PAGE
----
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ERIC Number: ED178373
Record Type: RIE
Publication Date: 1978-Dec-28
Pages: 18
Abstractor: N/A
Reference Count: 0
Hitchhiking to Visibility: Women's Rights Enactments in the 1960s.
Morain, Thomas
Demands made by the feminist movement in the 1960s are examined, with particular emphasis on influences of the black civil rights movement on these demands. It is suggested that the black civil rights movement encouraged women to demand an end to institutional discrimination in matters of sex as well as race, push for sex discrimination amendments to legislation dealing with racial discrimination, and escalate demands for further government guarantees and action. Crucial to the progress of the women's rights movement was the inclusion of clauses relating to sex discrimination in the 1964 Civil Rights Act. Because the sex discrimination clause was included in the bill, the federal government was committed to eliminate sex discrimination in employment. Problems arose, however, when women's advocates realized that passage of legislation and enforcement were two separate processes. Organizations such as the National Organization for Women (NOW) gained strength in reaction to the government's refusal to pursue sex discrimination with the same vigor as it pursued racial discrimination. Review of events in the women's movement of the 1960s suggests two considerations--that passage of some of the most significant victories for women preceded mass public support for them and that prohibiting sex discrimination in the same terms as discrimination by race encouraged public perception of the two issues as similar. (DB)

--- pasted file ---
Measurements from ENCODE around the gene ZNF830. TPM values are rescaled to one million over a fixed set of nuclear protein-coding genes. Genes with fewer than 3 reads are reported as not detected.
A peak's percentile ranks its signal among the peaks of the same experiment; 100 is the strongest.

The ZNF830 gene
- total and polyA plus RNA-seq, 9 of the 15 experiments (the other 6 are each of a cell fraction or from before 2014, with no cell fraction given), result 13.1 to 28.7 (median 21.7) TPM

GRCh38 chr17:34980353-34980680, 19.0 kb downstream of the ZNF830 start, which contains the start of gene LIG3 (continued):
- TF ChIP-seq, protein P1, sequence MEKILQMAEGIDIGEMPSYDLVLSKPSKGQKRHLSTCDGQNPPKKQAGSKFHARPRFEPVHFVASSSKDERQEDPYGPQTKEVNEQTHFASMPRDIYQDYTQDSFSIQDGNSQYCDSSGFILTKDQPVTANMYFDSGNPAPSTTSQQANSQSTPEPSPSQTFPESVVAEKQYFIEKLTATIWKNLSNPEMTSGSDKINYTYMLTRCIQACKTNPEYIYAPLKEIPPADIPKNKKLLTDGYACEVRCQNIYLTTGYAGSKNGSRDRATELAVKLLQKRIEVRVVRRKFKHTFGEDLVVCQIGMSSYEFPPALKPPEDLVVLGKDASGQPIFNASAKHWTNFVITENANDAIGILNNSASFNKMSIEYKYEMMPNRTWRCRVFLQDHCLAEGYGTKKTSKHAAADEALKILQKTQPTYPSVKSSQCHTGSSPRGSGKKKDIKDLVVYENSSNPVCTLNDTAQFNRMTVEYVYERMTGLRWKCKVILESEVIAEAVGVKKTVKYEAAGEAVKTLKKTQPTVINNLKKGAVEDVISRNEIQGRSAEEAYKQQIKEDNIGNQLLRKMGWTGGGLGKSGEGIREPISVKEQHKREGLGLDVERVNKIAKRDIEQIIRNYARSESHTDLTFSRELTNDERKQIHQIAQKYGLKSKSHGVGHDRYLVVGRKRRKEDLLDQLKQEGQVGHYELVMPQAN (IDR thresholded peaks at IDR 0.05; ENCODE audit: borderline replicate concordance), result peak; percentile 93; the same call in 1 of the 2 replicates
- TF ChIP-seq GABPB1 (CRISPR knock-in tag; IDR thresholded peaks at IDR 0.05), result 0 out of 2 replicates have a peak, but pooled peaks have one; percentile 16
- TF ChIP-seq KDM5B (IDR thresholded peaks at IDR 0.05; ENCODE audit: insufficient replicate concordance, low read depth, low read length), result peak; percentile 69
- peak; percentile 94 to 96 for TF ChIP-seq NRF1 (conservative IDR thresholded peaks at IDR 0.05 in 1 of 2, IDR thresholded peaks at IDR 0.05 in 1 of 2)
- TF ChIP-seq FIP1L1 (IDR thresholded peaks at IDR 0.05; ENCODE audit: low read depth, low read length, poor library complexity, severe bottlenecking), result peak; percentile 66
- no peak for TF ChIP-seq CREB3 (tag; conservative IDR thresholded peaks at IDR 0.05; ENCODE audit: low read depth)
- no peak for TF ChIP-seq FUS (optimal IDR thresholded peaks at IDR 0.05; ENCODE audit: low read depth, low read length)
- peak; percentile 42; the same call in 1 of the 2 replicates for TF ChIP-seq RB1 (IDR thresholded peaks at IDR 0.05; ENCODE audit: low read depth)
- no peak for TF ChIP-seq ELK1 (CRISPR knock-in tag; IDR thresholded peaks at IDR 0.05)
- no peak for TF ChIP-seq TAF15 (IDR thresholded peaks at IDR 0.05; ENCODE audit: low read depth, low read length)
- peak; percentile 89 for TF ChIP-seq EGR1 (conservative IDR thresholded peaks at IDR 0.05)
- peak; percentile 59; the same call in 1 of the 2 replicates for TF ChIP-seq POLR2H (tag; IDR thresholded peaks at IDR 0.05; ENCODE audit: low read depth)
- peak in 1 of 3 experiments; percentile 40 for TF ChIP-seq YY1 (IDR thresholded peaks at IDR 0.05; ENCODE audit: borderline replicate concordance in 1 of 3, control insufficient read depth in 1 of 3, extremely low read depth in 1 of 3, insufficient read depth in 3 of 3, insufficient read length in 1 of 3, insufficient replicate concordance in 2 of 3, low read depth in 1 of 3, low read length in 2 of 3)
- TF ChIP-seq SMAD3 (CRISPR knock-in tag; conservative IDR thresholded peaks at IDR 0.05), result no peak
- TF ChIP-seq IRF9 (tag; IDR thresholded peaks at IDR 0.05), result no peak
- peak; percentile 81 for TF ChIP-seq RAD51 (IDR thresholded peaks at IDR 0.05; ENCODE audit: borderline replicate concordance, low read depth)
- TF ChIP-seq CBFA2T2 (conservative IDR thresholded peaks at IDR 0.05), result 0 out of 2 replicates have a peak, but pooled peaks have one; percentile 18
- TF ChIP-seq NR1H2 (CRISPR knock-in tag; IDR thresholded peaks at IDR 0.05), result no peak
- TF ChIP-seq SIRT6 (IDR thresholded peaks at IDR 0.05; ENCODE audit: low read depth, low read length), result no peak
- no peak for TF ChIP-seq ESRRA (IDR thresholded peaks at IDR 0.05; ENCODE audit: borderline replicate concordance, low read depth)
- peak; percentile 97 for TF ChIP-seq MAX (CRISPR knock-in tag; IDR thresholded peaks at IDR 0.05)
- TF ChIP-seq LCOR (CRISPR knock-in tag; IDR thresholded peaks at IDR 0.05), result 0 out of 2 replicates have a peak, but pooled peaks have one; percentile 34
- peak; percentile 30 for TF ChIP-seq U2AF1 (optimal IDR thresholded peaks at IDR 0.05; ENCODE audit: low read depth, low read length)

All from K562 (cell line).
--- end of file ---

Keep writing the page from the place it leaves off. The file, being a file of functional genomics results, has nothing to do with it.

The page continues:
Publication Type: Information Analyses; Speeches/Meeting Papers
Education Level: N/A
Audience: N/A
Language: English
Sponsor: N/A
Authoring Institution: N/A
Note: Paper presented at American Historical Association (San Francisco, California, December 28, 1978)